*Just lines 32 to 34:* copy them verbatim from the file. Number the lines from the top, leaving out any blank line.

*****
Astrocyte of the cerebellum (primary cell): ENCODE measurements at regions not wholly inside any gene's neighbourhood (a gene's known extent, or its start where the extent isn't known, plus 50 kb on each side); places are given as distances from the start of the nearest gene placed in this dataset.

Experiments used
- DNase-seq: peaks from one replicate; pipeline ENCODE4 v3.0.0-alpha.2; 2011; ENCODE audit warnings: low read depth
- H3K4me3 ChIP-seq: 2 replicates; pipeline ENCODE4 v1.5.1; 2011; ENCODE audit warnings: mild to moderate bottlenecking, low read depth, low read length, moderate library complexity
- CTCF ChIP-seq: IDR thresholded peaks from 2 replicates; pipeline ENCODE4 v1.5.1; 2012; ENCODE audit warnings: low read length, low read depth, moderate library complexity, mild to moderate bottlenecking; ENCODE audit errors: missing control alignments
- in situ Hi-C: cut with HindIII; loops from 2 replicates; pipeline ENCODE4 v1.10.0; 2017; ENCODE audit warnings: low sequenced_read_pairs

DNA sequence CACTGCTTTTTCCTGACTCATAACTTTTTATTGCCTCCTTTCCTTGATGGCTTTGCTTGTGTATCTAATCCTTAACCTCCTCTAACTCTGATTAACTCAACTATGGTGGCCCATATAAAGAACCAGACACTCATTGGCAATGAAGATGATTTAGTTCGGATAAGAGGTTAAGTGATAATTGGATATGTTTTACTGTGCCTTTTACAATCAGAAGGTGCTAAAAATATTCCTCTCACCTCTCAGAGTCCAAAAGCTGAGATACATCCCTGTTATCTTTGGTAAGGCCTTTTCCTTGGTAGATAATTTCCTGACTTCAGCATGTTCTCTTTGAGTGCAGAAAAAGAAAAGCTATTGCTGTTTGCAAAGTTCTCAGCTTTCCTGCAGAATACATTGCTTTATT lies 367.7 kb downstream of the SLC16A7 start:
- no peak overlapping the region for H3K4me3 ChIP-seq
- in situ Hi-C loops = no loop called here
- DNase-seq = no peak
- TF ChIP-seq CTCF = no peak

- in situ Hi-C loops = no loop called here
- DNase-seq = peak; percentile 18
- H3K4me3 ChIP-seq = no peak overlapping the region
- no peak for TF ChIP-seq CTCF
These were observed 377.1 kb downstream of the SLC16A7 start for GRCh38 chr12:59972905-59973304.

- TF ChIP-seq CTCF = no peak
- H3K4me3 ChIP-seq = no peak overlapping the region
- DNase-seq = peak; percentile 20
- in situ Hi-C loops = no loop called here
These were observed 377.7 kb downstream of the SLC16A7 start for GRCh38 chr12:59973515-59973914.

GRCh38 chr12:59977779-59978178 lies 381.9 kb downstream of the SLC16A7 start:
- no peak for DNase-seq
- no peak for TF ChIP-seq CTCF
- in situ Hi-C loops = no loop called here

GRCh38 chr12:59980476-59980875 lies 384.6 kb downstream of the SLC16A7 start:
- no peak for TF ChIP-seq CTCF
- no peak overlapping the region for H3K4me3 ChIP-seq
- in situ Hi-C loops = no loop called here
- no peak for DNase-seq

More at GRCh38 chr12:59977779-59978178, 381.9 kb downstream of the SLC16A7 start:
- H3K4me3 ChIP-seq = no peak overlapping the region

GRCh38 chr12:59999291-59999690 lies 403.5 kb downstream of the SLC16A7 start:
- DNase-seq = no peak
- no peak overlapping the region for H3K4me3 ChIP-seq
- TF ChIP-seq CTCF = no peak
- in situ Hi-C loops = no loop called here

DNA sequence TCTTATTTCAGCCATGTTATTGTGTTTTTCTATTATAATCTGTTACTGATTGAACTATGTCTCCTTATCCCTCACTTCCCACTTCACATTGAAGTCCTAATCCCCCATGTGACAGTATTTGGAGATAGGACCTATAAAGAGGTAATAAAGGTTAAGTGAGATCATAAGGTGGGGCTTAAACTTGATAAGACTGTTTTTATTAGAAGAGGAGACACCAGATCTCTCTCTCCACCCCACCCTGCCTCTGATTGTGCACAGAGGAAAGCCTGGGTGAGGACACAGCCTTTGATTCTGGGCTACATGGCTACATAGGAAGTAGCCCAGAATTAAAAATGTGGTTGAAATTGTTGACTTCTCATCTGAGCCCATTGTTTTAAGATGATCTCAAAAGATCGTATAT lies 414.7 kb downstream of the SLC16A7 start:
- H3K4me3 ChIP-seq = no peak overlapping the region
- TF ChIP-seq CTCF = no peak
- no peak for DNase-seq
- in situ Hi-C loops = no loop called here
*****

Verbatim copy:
- H3K4me3 ChIP-seq = no peak overlapping the region

GRCh38 chr12:59999291-59999690 lies 403.5 kb downstream of the SLC16A7 start:
- DNase-seq = no peak